USC prides itself on its emphasis on the “Renaissance Ideal,” an undergraduate experience centered around interdisciplinary studies. From the Renaissance Scholar distinction and the Thematic Option program to the various combinations of majors and minors made available to students, it’s clear that USC encourages students to be as polymathic as possible. But aside from creating a rich undergraduate experience, interdisciplinary studies shape the way students choose to lead their lives in the most fulfilling manner. We need to debunk the idea that a job will be emotionally fulfilling on its own, and instead uphold USC’s “Renaissance Ideal” as we venture out into the working world. More importantly, we need to take this knowledge with us as we grapple with both personal and societal problems.
In a world where specialized jobs are increasingly popular, many students may find their transition from undergrad to the working world to be tough. According to Gallup, over half of employees are not engaged, meaning they are generally satisfied but not cognitively and emotionally connected to their work. In fact, the number of those who are “actively engaged” drops to 29% for those in the millennial generation. In contrast to the career-oriented, capitalistic Kool-Aid we’ve been drinking since grade school, most people do not find their jobs to be wholly fulfilling.
To be clear, the idea of being disengaged with work is not a new phenomenon. In the 19th century, Karl Marx wrote all sorts of literature on workers and the alienation of labor. As Marx explained, “The worker therefore only feels himself outside his work, and in his work feels outside himself.” Historically, labor does not function as a significant part of someone’s identity, but rather as a means to survive and support oneself. And to live a life solely determined by specialized work is to deprive us of our natural curiosity and balance.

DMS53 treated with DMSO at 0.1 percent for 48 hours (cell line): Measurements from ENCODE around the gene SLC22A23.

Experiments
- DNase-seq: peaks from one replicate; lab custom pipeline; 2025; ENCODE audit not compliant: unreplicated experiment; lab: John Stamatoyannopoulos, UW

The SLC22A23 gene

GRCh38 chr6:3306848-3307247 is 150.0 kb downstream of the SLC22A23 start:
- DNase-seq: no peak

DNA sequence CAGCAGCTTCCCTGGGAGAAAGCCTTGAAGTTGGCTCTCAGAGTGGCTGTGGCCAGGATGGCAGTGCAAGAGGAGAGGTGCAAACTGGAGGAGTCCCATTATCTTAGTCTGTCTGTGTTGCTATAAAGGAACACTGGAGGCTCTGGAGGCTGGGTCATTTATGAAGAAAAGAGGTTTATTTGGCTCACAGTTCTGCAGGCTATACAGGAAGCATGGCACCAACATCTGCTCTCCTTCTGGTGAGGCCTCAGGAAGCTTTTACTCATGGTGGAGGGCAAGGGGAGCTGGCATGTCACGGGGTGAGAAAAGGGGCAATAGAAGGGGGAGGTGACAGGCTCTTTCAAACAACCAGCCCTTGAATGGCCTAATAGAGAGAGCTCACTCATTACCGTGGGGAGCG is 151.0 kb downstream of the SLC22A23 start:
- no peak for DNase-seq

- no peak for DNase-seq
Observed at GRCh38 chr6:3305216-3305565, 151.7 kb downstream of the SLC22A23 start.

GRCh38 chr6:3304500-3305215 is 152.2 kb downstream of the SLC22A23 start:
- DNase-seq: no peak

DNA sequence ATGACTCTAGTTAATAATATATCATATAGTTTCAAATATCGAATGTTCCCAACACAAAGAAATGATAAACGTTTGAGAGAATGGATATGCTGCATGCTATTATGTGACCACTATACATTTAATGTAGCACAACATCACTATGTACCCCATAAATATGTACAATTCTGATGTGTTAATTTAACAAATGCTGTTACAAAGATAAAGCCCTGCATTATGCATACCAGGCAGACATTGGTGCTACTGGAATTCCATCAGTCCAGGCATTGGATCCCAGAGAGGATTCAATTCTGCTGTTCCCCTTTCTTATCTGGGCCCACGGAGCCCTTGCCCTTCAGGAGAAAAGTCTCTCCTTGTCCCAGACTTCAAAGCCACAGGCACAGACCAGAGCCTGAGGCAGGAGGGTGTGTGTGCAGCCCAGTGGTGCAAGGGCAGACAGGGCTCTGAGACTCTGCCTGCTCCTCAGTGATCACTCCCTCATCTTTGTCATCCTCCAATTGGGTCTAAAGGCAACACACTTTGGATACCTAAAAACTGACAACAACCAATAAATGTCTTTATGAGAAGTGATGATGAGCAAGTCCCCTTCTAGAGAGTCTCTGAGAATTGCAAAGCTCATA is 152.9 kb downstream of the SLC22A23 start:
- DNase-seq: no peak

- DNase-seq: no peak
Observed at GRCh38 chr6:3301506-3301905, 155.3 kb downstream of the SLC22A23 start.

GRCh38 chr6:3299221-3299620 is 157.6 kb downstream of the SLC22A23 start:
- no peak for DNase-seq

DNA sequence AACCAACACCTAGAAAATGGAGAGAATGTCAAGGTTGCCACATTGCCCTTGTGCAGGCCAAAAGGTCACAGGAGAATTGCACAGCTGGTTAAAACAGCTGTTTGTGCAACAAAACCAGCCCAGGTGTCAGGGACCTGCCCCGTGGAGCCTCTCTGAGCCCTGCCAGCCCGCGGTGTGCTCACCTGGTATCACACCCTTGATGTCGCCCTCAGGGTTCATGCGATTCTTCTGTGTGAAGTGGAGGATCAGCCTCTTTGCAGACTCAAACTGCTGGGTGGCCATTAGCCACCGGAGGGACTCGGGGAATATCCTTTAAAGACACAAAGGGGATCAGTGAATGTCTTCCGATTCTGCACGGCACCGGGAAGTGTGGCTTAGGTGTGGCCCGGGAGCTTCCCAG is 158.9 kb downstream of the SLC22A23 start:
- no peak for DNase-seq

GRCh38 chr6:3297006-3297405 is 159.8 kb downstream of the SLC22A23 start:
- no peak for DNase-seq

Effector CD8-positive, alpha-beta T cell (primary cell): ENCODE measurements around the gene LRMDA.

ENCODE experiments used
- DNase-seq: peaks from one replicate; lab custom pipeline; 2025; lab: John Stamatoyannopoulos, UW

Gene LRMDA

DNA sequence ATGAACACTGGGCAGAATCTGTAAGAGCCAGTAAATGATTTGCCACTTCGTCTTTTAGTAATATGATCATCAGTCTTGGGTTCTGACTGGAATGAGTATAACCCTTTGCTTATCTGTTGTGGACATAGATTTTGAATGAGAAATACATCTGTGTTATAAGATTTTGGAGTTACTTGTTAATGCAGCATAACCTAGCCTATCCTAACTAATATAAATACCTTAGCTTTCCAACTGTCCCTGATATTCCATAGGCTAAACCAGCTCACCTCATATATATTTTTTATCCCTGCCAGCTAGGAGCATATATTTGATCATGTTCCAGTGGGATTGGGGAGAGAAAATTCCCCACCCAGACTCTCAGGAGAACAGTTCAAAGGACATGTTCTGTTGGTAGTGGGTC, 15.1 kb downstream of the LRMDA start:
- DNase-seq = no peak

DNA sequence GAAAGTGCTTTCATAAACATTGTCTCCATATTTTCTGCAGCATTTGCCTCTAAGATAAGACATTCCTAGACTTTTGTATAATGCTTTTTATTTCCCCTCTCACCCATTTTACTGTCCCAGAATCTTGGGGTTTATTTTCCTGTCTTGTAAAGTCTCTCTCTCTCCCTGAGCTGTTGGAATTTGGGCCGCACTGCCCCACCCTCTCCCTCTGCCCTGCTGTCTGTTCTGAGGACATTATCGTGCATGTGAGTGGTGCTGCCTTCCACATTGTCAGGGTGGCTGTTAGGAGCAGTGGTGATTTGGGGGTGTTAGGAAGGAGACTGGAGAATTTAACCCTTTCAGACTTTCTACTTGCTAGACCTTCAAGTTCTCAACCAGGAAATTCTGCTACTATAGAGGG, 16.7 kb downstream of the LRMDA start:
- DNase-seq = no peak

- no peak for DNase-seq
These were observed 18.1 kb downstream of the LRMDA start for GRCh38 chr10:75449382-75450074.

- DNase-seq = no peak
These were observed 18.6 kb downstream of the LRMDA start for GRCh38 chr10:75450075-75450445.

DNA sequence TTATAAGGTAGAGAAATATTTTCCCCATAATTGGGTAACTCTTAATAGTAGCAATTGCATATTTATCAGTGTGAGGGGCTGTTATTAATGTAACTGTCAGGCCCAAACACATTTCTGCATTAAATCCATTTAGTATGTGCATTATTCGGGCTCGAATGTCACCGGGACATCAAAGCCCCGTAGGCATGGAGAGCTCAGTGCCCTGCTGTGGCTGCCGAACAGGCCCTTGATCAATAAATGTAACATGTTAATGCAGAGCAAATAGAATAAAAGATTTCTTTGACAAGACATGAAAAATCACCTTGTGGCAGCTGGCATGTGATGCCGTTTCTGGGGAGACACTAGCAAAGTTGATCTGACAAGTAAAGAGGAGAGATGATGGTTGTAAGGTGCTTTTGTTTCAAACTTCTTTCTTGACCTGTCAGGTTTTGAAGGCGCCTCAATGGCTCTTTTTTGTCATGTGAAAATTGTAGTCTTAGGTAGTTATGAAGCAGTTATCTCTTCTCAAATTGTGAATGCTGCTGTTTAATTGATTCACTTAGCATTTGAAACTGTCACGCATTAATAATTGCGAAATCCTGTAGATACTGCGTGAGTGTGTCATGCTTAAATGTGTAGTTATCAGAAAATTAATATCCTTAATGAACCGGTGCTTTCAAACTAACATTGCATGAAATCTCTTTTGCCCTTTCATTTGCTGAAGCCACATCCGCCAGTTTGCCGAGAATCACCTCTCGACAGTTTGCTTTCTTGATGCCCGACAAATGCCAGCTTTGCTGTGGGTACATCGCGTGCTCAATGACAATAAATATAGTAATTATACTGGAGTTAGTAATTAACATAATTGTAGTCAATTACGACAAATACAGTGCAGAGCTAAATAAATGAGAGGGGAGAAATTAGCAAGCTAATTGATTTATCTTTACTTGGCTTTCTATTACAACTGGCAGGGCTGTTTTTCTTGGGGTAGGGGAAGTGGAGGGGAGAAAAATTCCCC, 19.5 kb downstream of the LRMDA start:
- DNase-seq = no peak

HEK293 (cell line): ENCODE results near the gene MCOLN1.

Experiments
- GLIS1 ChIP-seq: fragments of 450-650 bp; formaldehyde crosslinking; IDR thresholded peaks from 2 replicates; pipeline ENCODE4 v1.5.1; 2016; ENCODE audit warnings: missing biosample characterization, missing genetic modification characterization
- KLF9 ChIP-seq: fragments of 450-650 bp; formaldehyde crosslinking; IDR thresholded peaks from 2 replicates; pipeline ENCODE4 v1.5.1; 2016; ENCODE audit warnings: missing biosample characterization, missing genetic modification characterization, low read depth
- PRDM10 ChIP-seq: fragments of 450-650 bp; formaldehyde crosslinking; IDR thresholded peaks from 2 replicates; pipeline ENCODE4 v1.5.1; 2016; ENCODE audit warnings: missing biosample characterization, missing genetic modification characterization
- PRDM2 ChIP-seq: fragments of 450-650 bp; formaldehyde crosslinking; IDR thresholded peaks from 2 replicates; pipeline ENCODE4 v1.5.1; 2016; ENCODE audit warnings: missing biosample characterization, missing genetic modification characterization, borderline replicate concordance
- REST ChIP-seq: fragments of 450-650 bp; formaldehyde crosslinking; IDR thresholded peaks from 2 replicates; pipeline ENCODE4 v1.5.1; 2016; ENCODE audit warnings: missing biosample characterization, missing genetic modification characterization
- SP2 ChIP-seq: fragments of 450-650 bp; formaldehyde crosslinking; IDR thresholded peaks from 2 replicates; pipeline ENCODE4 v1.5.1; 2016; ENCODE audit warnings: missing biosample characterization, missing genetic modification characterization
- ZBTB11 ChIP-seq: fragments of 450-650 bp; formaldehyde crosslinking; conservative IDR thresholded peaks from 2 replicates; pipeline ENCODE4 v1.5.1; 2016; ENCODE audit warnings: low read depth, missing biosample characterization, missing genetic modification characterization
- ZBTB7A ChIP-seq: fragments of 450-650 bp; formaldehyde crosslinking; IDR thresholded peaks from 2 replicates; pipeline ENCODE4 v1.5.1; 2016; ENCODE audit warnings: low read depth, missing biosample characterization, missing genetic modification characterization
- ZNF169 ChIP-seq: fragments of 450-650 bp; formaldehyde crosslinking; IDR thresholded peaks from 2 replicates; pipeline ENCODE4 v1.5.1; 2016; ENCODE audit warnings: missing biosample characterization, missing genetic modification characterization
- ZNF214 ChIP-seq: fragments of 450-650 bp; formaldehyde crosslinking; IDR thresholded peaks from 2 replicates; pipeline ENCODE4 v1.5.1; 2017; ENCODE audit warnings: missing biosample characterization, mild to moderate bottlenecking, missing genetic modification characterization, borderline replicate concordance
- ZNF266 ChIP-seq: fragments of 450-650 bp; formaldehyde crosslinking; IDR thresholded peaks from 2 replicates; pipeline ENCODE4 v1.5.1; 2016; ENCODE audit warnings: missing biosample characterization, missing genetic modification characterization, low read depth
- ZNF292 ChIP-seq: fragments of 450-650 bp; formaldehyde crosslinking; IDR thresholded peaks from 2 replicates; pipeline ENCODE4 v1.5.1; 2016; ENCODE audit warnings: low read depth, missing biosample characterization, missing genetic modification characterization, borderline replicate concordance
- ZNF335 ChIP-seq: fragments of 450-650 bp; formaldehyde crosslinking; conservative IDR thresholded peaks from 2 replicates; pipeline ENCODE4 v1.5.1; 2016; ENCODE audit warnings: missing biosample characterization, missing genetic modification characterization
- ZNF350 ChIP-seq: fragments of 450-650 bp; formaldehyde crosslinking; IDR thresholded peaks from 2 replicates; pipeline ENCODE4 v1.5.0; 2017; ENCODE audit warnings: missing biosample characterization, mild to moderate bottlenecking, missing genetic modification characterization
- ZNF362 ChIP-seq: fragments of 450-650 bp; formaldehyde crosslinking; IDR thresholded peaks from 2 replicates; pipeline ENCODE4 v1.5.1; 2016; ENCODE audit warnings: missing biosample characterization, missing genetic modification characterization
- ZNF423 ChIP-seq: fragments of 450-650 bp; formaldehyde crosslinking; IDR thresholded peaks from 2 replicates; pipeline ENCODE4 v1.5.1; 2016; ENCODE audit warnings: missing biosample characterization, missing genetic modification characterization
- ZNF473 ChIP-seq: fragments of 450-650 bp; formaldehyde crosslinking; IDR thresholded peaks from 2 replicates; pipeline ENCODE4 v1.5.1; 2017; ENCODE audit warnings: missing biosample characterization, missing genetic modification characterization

For those who are emotionally invested and satisfied in their work experience, a job may be fulfilling. Those who are truly lucky may be able to find work that incorporates all of their interests. However, for those who are lamenting graduation and finding a way to pursue a more specialized field, it is important to understand — no, embrace — the fact that living an interdisciplinary life is still possible.
The very notion of humans and scholars as curious beings is what USC’s “Renaissance Ideal” celebrates. It comes from the classic idea of the Renaissance man, or the jack-of-all-trades — someone who is inquisitive, insatiable and skilled in many fields. In fact, during the Renaissance, universities were seen as essential in receiving a well-rounded, “universal” education. Especially now, in a world where job engagement is low and unprecedented environmental and political problems are constantly looming, it is essential that schools like USC continue to abide by this tradition.
This is all to say that life is and should be interdisciplinary. As such, students should take advantage of all USC has to offer in order to lead well-rounded, varied lives and foster diverse approaches to solving the problems we face. Just as the great thinkers of the Renaissance believed, it is important to have a broad foundation of knowledge to take with you into the world.
And now, with never-before-seen problems such as global climate change and high-tech automation emerging, we need thinkers who can use this broad knowledge to make change, both in their own lives and on a greater scale.